LAHOOD 'PREDICTION' TARGETED TERRORIST
Peoria congressman recently told Bush the U.S. needed to catch Zarqawi
Peoria Journal Star June 9, 2006
U.S. Rep. Ray LaHood was among about 20 lawmakers, all recently returned from Iraq, who were invited to the White House late Wednesday afternoon to discuss the war with President Bush.
When it was his turn, the Peoria Republican had a suggestion.
"Mr. President, the best thing that could happen, the best thing that would really help the country and new leaders, is if we could catch (terrorist leader) Zarqawi," LaHood said in recounting the white House meeting on C-Span's "Washington Journal" Thursday morning.
White House Press Secretary Tony Snow told reporters "there was a little snickering in the room at the time." Abu Musab al-Zarqawi, the terrorist leader who, Osama bin Laden called the prince of al-Qaida in Iraq, had long been a key target of the U.S. military.
Little did LaHood or the other lawmakers know he was bout to get his wish.
Even as the lawmakers were meeting with the president, National Security Adviser Stephen J. Hadley excused himself from the group several times. At 2:45 p.m. CDT, Hadley took a phone call from U.S. Ambassador Zalmay Khalizad in Baghdad, who said he thought Zarqawi had been killed in an air strike.
At 3:20 p.m. CDT, Defense Secretary Donald Rumsfeld called to say the same thing. The president wasn't told until after the meeting with lawmakers had concluded. It wasn't until after 8 p.m. CDT that forensic experts confirmed the body was indeed Zarqawi's, Snow said.
On Thursday, LaHood flipped on the television news to hear that Zarqawi had been killed by U.S. military forces.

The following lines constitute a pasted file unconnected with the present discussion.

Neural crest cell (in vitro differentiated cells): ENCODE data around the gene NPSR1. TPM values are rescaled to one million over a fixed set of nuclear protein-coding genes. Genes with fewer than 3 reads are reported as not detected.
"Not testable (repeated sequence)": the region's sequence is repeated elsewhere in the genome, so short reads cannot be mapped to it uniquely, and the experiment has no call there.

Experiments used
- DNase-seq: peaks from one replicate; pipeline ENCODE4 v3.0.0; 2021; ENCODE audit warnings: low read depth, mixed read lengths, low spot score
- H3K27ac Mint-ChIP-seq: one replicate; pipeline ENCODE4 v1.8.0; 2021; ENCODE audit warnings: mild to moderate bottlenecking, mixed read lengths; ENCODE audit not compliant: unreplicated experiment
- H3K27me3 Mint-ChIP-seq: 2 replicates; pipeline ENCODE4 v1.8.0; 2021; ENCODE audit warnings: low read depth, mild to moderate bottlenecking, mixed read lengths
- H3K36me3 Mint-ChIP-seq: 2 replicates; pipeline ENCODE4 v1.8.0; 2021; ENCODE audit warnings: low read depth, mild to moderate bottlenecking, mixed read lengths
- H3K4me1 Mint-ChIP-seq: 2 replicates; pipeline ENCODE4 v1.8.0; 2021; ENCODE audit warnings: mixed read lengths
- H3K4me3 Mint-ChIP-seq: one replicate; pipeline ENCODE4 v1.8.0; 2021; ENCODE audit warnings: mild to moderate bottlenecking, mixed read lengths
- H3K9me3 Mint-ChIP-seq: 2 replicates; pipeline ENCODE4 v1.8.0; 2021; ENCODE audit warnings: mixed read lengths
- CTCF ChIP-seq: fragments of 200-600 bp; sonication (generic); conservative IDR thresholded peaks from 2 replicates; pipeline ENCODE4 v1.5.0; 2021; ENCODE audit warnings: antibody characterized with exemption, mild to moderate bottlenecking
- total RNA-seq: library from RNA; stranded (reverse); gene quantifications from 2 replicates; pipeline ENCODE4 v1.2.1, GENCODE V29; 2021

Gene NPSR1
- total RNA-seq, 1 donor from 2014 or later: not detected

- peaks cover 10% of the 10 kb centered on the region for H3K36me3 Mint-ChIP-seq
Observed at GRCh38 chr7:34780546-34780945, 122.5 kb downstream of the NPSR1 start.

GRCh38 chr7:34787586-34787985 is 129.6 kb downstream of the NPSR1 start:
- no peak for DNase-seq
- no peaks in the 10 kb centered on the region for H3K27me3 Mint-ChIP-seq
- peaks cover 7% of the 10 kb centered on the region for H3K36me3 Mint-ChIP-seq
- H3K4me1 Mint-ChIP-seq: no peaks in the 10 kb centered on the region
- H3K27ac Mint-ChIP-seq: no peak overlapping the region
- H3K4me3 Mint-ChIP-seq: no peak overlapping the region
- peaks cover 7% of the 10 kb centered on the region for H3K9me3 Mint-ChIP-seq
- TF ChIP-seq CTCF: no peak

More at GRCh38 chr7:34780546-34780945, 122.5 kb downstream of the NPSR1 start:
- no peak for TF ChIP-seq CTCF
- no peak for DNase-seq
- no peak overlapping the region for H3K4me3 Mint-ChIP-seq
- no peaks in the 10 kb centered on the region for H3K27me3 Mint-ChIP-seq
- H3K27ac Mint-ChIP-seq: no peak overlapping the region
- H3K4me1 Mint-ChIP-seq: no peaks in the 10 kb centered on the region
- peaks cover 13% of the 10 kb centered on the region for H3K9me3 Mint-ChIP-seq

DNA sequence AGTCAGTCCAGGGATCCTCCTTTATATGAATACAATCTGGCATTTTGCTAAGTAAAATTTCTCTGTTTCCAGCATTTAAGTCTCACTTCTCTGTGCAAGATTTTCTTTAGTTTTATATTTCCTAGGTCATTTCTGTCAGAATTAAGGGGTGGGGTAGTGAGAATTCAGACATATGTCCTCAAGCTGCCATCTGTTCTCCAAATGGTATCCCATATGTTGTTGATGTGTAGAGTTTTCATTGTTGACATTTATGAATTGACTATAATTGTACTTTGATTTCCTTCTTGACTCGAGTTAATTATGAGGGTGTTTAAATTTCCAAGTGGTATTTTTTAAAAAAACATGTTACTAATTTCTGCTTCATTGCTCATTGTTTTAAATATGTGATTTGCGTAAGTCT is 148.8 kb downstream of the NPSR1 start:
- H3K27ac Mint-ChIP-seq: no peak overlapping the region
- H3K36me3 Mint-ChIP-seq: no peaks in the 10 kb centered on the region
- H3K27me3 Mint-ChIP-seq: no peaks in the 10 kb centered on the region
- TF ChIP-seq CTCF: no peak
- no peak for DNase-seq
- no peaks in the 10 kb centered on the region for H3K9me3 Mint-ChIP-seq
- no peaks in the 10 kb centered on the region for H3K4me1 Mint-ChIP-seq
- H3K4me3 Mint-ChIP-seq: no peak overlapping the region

"This is the best news we've had since the time that we sent in" to Iraq, LaHood said on C-Span. "It's as good as bringing down Saddam (Hussein), as good as capturing Saddam, all of the things that are going on with the Saddam trial." LaHood said it gives the new Iraqi government " the energy and the feeling that they can really move the country ahead."
Just before the C-Span appearance, LaHood said, he received a call from President Bush thanking him for his "prediction."
" 'You're now a part of our team and your prediction," he said, "take all the credit for it," ' recounted LaHood, who visited Iraq for the first time last weekend as part of congressional delegation led by House Speaker Dennis Hastert, R-Yorkville.
Later in the day, LaHood elaborated on the president's call.
"He said something like, "LaHood, when history is written on this, you are going to get credit for bringing down Zarqawi and you should take credit for it," LaHood wrote in an e-mail, "I laughed and told him that I would not be taking credit for it, but that he should and what a great day it is for him and for the people of Iraq."
LaHood, a member of the House Intelligence Committee, has been a strong supporter of the bush administration's policy in Iraq.
"I knew that Zarqawi has been a source of murder and terrorism for entirely too long. And the fact that he is now gone from the scene holds out the hope that we can move towards a more peaceful resolution in Iraq," said Sen. Dick Durbin.
But, he added, "the real test of our success in Iraq is when American troops have been safely redeployed and begin coming home. That is when the American people will know that our investment - all the lives and sacrifices - has been well-placed."
Sen. Barack Obama called Zarqawi "a brutal monster whose single-minded goal was to sow3 instability and the death of innocent Iraqis and American forces."
"While this successful attack will not completely end the insurgency in Iraq, it does strike a makor blow against al-Quaida and gives hope to the possibility of a secure and stable Iraq. It is an encouraging development that should fill Americans and Iraqis with pride," Obama said.